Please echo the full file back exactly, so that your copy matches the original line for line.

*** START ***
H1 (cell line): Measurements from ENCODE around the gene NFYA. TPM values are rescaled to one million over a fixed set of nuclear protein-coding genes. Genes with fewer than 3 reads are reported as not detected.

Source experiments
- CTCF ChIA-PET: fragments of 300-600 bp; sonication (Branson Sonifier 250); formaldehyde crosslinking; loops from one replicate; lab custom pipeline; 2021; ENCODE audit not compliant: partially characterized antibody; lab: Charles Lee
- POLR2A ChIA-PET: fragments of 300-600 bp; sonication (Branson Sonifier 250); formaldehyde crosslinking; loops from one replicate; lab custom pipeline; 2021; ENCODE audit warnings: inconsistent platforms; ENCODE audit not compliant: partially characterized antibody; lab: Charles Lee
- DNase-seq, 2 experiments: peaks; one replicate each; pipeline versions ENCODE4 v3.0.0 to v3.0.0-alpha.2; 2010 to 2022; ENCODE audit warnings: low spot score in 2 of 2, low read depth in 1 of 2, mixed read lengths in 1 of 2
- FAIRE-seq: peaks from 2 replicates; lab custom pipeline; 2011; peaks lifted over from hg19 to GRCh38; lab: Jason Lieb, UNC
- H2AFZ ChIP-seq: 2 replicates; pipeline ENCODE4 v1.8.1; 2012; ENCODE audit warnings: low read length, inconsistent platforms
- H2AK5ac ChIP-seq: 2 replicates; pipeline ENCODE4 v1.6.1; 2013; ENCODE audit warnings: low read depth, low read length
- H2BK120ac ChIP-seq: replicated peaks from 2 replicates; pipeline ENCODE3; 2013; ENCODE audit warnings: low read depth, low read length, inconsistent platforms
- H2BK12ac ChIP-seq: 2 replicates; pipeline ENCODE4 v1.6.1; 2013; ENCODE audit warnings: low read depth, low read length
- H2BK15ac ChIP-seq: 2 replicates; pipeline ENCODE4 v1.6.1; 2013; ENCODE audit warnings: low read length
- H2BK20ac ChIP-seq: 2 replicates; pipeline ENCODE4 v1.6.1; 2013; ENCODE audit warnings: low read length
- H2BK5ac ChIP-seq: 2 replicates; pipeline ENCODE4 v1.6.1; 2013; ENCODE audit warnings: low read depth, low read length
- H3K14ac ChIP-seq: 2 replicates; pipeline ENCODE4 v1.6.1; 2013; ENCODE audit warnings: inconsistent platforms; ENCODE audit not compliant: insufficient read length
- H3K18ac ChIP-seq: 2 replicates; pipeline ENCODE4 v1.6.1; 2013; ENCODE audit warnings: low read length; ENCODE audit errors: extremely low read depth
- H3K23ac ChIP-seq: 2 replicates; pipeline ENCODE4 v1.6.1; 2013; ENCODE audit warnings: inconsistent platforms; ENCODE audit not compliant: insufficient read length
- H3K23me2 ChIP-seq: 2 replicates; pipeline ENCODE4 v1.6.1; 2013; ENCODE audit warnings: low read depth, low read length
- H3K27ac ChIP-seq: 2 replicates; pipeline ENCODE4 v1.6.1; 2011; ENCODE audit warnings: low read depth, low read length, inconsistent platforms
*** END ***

H1 (cell line): Measurements from ENCODE around the gene NFYA. TPM values are rescaled to one million over a fixed set of nuclear protein-coding genes. Genes with fewer than 3 reads are reported as not detected.

Source experiments
- CTCF ChIA-PET: fragments of 300-600 bp; sonication (Branson Sonifier 250); formaldehyde crosslinking; loops from one replicate; lab custom pipeline; 2021; ENCODE audit not compliant: partially characterized antibody; lab: Charles Lee
- POLR2A ChIA-PET: fragments of 300-600 bp; sonication (Branson Sonifier 250); formaldehyde crosslinking; loops from one replicate; lab custom pipeline; 2021; ENCODE audit warnings: inconsistent platforms; ENCODE audit not compliant: partially characterized antibody; lab: Charles Lee
- DNase-seq, 2 experiments: peaks; one replicate each; pipeline versions ENCODE4 v3.0.0 to v3.0.0-alpha.2; 2010 to 2022; ENCODE audit warnings: low spot score in 2 of 2, low read depth in 1 of 2, mixed read lengths in 1 of 2
- FAIRE-seq: peaks from 2 replicates; lab custom pipeline; 2011; peaks lifted over from hg19 to GRCh38; lab: Jason Lieb, UNC
- H2AFZ ChIP-seq: 2 replicates; pipeline ENCODE4 v1.8.1; 2012; ENCODE audit warnings: low read length, inconsistent platforms
- H2AK5ac ChIP-seq: 2 replicates; pipeline ENCODE4 v1.6.1; 2013; ENCODE audit warnings: low read depth, low read length
- H2BK120ac ChIP-seq: replicated peaks from 2 replicates; pipeline ENCODE3; 2013; ENCODE audit warnings: low read depth, low read length, inconsistent platforms
- H2BK12ac ChIP-seq: 2 replicates; pipeline ENCODE4 v1.6.1; 2013; ENCODE audit warnings: low read depth, low read length
- H2BK15ac ChIP-seq: 2 replicates; pipeline ENCODE4 v1.6.1; 2013; ENCODE audit warnings: low read length
- H2BK20ac ChIP-seq: 2 replicates; pipeline ENCODE4 v1.6.1; 2013; ENCODE audit warnings: low read length
- H2BK5ac ChIP-seq: 2 replicates; pipeline ENCODE4 v1.6.1; 2013; ENCODE audit warnings: low read depth, low read length
- H3K14ac ChIP-seq: 2 replicates; pipeline ENCODE4 v1.6.1; 2013; ENCODE audit warnings: inconsistent platforms; ENCODE audit not compliant: insufficient read length
- H3K18ac ChIP-seq: 2 replicates; pipeline ENCODE4 v1.6.1; 2013; ENCODE audit warnings: low read length; ENCODE audit errors: extremely low read depth
- H3K23ac ChIP-seq: 2 replicates; pipeline ENCODE4 v1.6.1; 2013; ENCODE audit warnings: inconsistent platforms; ENCODE audit not compliant: insufficient read length
- H3K23me2 ChIP-seq: 2 replicates; pipeline ENCODE4 v1.6.1; 2013; ENCODE audit warnings: low read depth, low read length
- H3K27ac ChIP-seq: 2 replicates; pipeline ENCODE4 v1.6.1; 2011; ENCODE audit warnings: low read depth, low read length, inconsistent platforms